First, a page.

(iii) a *boundary* criteria that unsupervisedly clusters the incoming patterns into the different modules

(iv) a *connection-scheme* that allows feature-wise transfer from a parent module to its children

In HOLMES, the clustering of the different patterns and the use of learnable connections is central to explore **divergent search spaces** and to **aggregate the knowledge** between the distributed modules.
While HOLMES architecture is very general, the engineer’s choice for the module/connections training strategy and for the clustering algorithm
will impact how patterns are separated and distributed into different niches, which will in turn greatly influence their “selectivity” by the population-based IMGEP.

Here, we use the same implementation choices that in Etcheverry et al. 2020:

(i) we use VAEs as base modules $\mathcal{R}_i$: the VAEs are incrementally trained to encode their own niche of patterns into a latent characterization space $BC_i$

(ii) we say that the representational capacity of a module *saturates* when the reconstruction loss of its VAE reaches a plateau (with additional conditions to prevent premature splitting such as minimal node population)

(iii) each time a node gets saturated, we freeze its latent space and use K-Means clustering to fit a boundary and redirect the incoming patterns (the boundary is kept fixed for the rest of the exploration)

(iv) we instantiate learnable layers called “lateral connections” between the parent and child VAE feature-maps allowing the child VAE to reuse its parent knowledge while learning to characterize novel dissimilar features in its own BC space

A goal-based intrinsically-motivated exploration process (IMGEP) is used for the parameter sampling strategy. The IMGEP operates in the hierarchy of goal spaces ${BC_i}$ as defined by HOLMES embedding hierarchy ${\mathcal{R}_i}$.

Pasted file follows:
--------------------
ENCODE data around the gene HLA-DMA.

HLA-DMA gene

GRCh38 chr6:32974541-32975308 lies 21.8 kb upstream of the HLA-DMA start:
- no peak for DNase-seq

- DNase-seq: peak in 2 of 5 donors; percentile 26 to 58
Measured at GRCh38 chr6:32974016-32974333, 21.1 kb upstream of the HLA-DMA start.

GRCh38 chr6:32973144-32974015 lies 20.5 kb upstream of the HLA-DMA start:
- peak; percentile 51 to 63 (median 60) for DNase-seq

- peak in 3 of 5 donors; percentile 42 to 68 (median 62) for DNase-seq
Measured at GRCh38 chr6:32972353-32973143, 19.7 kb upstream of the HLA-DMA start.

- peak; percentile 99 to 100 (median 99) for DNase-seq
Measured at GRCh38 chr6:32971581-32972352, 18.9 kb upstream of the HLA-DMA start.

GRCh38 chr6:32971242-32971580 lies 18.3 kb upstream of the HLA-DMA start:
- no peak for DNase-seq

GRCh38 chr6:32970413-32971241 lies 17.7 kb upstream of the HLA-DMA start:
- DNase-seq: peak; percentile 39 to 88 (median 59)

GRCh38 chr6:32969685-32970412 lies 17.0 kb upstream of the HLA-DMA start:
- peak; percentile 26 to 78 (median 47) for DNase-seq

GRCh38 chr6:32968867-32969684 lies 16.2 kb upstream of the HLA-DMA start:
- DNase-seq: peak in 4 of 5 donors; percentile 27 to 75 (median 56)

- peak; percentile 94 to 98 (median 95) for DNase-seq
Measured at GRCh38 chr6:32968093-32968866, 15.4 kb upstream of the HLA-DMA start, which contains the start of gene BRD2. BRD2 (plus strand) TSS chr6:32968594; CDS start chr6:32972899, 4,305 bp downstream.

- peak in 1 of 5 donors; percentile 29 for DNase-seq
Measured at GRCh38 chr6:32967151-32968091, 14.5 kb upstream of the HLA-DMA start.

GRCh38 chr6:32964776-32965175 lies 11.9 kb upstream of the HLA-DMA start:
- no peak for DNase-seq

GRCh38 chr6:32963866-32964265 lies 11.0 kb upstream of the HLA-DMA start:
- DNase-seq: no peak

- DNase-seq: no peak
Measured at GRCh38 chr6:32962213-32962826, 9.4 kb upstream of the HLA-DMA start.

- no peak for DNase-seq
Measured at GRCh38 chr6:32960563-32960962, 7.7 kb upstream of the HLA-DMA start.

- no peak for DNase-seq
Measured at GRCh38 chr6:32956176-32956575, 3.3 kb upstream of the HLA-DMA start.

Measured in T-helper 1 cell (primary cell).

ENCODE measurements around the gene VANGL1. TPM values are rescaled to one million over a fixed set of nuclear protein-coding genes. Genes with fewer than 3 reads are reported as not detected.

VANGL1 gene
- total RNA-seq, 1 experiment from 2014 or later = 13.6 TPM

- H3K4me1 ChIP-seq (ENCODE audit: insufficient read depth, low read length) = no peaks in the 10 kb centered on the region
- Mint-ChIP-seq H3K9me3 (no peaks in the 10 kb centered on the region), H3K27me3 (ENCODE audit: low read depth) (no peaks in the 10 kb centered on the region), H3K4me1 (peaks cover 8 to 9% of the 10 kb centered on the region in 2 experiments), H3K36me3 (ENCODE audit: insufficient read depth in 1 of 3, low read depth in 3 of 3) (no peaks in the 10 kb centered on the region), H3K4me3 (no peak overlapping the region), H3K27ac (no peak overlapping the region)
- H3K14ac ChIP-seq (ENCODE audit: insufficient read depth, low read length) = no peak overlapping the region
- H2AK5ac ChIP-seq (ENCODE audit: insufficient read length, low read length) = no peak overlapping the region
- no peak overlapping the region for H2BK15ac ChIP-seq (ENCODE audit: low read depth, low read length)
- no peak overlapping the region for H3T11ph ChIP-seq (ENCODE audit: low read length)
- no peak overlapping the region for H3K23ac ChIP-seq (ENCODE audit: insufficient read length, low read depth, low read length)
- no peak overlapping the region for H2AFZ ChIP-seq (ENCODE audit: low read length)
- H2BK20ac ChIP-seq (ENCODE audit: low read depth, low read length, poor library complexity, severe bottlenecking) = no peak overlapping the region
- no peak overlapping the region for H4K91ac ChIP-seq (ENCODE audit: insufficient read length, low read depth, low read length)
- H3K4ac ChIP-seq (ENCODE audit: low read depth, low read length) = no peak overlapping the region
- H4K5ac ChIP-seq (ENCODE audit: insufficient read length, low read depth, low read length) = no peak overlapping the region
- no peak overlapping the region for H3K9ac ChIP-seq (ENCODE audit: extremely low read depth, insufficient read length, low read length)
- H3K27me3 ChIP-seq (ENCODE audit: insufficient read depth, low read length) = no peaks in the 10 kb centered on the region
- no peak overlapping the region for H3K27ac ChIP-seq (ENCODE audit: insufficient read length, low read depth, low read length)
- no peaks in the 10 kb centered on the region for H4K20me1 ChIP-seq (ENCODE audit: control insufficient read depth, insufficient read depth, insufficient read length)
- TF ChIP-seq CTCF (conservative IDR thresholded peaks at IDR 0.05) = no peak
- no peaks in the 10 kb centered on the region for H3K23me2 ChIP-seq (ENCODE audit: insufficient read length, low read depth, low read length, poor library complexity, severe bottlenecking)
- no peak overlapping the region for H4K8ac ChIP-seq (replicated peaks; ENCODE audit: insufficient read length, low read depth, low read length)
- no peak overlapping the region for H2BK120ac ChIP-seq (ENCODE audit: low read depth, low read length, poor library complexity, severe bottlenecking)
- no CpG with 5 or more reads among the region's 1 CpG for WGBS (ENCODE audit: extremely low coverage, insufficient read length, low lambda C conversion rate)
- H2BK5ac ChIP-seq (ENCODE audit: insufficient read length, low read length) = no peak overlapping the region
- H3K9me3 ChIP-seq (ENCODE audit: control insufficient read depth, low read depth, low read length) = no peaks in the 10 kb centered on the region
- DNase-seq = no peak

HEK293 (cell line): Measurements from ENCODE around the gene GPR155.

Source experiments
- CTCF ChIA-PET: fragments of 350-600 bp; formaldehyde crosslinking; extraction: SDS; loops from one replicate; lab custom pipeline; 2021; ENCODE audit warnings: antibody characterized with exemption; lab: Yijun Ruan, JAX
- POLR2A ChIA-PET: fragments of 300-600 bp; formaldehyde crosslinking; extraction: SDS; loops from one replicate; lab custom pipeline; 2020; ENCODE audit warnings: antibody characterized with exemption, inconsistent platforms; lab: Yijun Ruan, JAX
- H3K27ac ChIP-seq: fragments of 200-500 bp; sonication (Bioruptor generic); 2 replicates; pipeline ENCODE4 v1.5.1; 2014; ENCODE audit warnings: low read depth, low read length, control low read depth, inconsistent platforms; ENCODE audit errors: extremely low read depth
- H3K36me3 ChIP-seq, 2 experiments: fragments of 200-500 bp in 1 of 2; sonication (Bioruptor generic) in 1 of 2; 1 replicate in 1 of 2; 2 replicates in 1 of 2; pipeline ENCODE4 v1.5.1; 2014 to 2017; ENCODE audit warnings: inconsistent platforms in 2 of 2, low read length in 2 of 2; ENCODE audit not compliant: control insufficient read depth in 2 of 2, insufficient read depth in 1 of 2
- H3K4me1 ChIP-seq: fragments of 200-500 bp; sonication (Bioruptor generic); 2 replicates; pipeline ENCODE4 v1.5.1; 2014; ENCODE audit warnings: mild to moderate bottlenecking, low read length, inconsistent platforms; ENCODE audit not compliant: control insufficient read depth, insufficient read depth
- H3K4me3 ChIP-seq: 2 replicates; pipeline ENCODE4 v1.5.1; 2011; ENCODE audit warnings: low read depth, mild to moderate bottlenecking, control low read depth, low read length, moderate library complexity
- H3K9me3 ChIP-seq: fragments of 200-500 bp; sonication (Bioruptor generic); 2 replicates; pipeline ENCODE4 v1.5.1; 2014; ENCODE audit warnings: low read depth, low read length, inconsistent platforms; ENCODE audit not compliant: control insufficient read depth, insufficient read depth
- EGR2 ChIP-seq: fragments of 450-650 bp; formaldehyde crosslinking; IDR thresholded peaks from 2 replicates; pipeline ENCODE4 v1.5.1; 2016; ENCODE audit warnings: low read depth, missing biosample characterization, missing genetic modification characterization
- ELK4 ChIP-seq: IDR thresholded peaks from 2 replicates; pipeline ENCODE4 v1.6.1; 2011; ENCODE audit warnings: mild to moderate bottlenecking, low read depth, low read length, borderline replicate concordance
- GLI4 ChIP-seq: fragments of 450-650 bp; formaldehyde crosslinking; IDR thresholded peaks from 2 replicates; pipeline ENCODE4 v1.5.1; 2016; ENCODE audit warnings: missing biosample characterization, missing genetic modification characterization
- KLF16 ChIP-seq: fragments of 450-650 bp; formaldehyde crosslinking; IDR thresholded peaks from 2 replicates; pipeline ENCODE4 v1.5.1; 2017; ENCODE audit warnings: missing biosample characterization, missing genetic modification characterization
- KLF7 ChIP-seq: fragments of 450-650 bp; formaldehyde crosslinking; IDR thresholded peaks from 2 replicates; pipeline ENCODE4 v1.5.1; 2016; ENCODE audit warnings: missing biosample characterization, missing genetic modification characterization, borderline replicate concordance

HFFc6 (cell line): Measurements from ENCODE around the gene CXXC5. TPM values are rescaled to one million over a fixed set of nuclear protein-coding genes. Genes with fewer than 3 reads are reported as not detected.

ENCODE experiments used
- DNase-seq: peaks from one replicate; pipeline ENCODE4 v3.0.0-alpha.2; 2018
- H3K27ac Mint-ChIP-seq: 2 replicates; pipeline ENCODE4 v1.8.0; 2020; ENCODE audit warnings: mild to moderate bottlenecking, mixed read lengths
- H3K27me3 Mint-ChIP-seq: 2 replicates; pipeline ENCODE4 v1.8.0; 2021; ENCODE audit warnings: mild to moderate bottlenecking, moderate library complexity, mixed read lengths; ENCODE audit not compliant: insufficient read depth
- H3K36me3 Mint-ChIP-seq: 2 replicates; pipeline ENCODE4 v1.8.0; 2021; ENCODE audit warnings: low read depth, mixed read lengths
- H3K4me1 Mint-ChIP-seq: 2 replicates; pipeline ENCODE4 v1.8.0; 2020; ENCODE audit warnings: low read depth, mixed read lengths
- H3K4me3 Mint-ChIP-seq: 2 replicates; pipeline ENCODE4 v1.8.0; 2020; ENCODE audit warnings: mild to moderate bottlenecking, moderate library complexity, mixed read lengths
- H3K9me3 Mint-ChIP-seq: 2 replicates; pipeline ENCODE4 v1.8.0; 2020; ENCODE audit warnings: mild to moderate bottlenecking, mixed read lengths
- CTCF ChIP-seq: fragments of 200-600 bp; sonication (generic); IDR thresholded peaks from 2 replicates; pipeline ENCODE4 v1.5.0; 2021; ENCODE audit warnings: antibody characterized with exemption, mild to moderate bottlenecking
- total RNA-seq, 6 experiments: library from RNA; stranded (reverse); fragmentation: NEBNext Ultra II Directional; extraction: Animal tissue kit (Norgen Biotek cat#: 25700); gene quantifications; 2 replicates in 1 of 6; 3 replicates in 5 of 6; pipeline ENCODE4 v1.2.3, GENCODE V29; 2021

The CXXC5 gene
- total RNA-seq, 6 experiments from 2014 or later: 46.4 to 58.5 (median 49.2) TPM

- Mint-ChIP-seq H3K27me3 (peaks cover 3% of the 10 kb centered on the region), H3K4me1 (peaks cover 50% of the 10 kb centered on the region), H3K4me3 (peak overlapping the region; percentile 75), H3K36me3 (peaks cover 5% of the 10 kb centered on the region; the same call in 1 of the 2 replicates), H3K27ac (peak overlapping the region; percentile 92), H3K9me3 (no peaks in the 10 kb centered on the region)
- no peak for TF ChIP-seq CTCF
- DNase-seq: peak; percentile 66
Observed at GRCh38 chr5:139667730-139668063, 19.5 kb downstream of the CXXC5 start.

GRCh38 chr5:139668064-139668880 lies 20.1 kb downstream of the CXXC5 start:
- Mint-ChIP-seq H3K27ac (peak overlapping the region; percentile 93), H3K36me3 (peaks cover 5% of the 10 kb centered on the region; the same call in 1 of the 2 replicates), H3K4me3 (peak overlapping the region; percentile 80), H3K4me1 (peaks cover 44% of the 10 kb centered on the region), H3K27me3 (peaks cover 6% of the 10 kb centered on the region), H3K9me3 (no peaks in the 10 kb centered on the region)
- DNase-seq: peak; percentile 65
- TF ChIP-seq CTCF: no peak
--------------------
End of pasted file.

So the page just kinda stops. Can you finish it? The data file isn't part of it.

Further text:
The exploration process iterates through steps 1-to-4 as illustrated in the above figure:

(i) sample a target BC space and a target goal in it (the sampling strategy here is equivalent to Novelty Search)

(ii) sample a set of parameters for the next rollout to achieve that goal (here nearest neighbor + mutation)

(iii) let the system rollout and observe the outcome artifact

(iv) store the resulting (parameter, observation, encoding*s*) triplets in an explicit memory (growing archive of all discoveries).

We show above the resulting discoveries made by IMGEP-HOLMES in the LeniaChem system.
Experiments were conducted in 2D ($64^2$ and $32^2$) and in 3D ($16^3$).
For 3D artifacts we only show the central slice (z=8) but you can see below a video of what it looks like when projected in Minecraft.
We conducted *growth* experiments where patterns are initialized on a small portion of the petri dish (30%), as well a “degrowth” variant where the the petri-dish is filled at t0 by a CPPN-generated pattern. While growth/expansion is one of our *desirata* for open-ended systems, the CPPN-generated patterns are visually appealing and produce some sort of *decaying art* effect when coupled with the Lenia dynamical system in Minecraft, as shown in the second video.

In the context of such an “open-ended challenge” were the ambitions were also quite “open-ended”, we were more or less free to do anything we want.
It has been quite fun implementing our ideas in the Minecraft environment, but there are many other directions that we could explore for future work.

While we mainly used the Minecraft engine as a “renderer” in our current experiments, it will be interesting that our growth process occurs inside the world’s physics. Minecraft physics are quite poor (most blocks don’t even have gravity) but some blocks do have interesting properties and we could also imagine having external sources perturbing the growth process (eg: players throwing blocks inside the petri-dish).

Secondly, it will be interesting to integrate some sort of quality-guidance in the meta-diversity search, for instance by rewarding displacements of the structure’s center of mass to hope discovering flying machines in Minecraft [Grbic et al., 2020], but defining such score might be hard for more complex functionalities (how to reward building a CPU machine?) and might be very difficult to optimize due the sparse reward.

Another type of guidance that would be very interesting to integrate in the discovery process is human-guidance. We have shown in Etcheverry et al. 2020 that minimal feedback from an external user could help the meta-diversity search specialize toward “interesting” types of diversity. What constructions would come out from a community of players guiding the discoveries in distributed parts of the world with their subjective notion of what is “interesting”?

This work benefitted from access to the HPC resources of IDRIS under the allocation 2020-[A0091011996] made by GENCI, using the Jean Zay supercomputer.

The source code used for this challenge can be found at the following link: https://github.com/mayalenE/evocraftsearch/